Council votes to sell old T.S. Boyd school building

By LEA RIZZO, Daily Mountain Eagle
Posted 10/14/17

DORA — The Dora City Council voted Thursday to put the T.S. Boyd school building up for bid, requiring a minimum bid of $25,000.

“We have come to a …

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Council votes to sell old T.S. Boyd school building


DORA — The Dora City Council voted Thursday to put the T.S. Boyd school building up for bid, requiring a minimum bid of $25,000.

“We have come to a point where T.S. Boyd School has become a big financial burden” on the city, Mayor Randy Stephens said. “Since we have taken over that school [in 2014], we’ve spent $50,000 on insurance, security, water, fire, miscellaneous things, and we’ve received very little back from that investment. ... It continues costing us money every month.”

He then told the council that he is of the opinion that the city should sell the school building. Stephens proposed that the sell take place through sealed bid.

Over the past two years since the city came to possess the school in December 2014, the school building has mostly been used by Dora Park and Recreation’s basketball teams and We Restore, Inc., a group that was working to restore the building and use it for community programs.

Stephens said that “$50,000 to maintain a kids’ basketball court is a big investment of the city’s money. I don’t know that that’s wise of us as stewards of the city’s money. Are we spending it the best way we should?”

Stephens then recognized Hezekiah Walker, a former council member, who said, “The major reason the city went after that building when it initially came up was with the sports department in mind so the youth would have somewhere to play their winter sports.”

Walker then asked the council to possibly request that whoever buys the building would continue to allow city to use the school’s gym.

“It was a great advantage to the sports department,” he concluded. Councilman Arthur Lee Taylor said they could ask but it would be up to the new owner to make that decision.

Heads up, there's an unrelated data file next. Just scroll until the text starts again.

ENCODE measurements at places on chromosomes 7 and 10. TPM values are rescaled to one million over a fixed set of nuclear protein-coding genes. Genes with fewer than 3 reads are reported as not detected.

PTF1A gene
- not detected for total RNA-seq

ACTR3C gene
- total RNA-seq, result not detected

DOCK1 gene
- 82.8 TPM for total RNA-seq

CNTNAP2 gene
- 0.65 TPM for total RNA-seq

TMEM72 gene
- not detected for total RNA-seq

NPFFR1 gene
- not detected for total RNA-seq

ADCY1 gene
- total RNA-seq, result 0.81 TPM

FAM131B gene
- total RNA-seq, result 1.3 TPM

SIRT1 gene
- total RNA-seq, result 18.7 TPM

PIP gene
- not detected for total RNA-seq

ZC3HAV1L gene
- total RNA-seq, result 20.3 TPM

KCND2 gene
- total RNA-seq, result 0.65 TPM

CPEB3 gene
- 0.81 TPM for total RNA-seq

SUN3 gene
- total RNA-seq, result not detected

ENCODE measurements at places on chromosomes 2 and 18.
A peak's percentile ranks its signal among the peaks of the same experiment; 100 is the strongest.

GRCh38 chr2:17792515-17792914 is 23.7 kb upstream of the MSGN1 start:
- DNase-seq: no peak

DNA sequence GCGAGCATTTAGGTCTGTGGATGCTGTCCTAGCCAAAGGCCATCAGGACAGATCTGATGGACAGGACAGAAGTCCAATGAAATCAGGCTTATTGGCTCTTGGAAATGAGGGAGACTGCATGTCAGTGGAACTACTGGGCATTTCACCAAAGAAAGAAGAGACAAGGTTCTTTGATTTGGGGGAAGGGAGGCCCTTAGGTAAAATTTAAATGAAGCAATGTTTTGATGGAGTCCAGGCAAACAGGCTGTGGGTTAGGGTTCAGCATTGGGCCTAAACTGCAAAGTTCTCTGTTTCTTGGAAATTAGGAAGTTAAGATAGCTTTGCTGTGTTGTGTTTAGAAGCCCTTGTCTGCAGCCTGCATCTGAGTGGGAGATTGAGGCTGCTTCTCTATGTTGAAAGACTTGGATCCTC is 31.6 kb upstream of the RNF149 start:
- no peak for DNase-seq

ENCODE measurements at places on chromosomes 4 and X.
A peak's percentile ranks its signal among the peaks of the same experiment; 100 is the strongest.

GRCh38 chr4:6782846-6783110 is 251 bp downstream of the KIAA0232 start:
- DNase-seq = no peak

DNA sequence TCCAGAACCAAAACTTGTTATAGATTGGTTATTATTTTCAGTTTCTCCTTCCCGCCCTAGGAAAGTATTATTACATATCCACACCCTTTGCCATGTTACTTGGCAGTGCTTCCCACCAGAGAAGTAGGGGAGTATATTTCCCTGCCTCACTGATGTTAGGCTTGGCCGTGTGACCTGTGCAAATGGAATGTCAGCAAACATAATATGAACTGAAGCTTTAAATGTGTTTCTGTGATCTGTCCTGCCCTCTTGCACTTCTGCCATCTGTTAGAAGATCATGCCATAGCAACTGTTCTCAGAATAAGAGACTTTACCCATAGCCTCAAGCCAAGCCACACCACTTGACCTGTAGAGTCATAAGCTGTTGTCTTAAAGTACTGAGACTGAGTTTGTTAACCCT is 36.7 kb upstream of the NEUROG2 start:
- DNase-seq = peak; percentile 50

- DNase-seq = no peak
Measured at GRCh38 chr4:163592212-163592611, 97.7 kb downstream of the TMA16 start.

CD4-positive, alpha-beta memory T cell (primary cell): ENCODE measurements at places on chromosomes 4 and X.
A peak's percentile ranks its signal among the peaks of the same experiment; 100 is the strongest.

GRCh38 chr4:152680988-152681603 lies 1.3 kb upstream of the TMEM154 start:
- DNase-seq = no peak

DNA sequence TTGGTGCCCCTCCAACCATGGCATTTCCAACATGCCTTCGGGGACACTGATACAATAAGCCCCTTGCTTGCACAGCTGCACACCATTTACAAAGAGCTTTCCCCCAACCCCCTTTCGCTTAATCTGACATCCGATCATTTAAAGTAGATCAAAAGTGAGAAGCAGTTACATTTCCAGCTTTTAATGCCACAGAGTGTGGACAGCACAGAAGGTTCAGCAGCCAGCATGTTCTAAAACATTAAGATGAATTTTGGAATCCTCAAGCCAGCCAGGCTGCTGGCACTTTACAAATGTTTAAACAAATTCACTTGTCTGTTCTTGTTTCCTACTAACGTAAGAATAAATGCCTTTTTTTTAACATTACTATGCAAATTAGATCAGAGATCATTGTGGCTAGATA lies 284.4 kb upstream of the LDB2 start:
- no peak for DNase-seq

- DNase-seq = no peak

Dr. Deidre Flowers, founder of We Restore, also spoke and expressed her hope that she would be able to have the funds to purchase the building and expand the community services she wants to offer there.

A motion was then made and approved to put up the school for sell, with a required minimum bid of $25,000, and the right to reject all bids. The motion also stated that if the city accepted the bid, the money must be paid to the City of Dora within 30 days.

In other business at Thursday’s council meeting, council members:

• heard the first presentation of a noise ordinance.

“Essentially, it’s trying to reduce the noise that bothers other people,” Stephens explained. “If what you’re doing interferes with your neighbor’s quality of life, we have a means to do something about it.”

The ordinance will be posted in the lobby of Dora City Hall for people who want to read it.

• tabled discussion of enacting a curfew at Dora Municipal Park. Stephens cited multiple instances of the park being vandalized, including two slides being broken, the restrooms being vandalized and the glass door in the women’s restroom being broken, as the need for the curfew.

Councilman Clyde Nix made a motion to close the park every night at 10:30 p.m. and reopen at daylight each morning but the motion died due to lack of a second. The council then voted to table the discussion until the next meeting.

• heard a report from Stephens that he had met with the Drummond Company regarding developing property the company owns at the U.S. Interstate 22 exchange.

“They want to give back to the community. ... They don’t want to do it by themselves. They want to partner with somebody,” he said. “They’re wanting to see Dora take some kind of step forward.”

He added that the company wants to know that the City of Dora will commit to providing the infrastructure — gas, water, sewer and power — if they work with Dora on this project.

Stephens said there are also a couple of “big name clients interested in building down there.” He did not name these companies.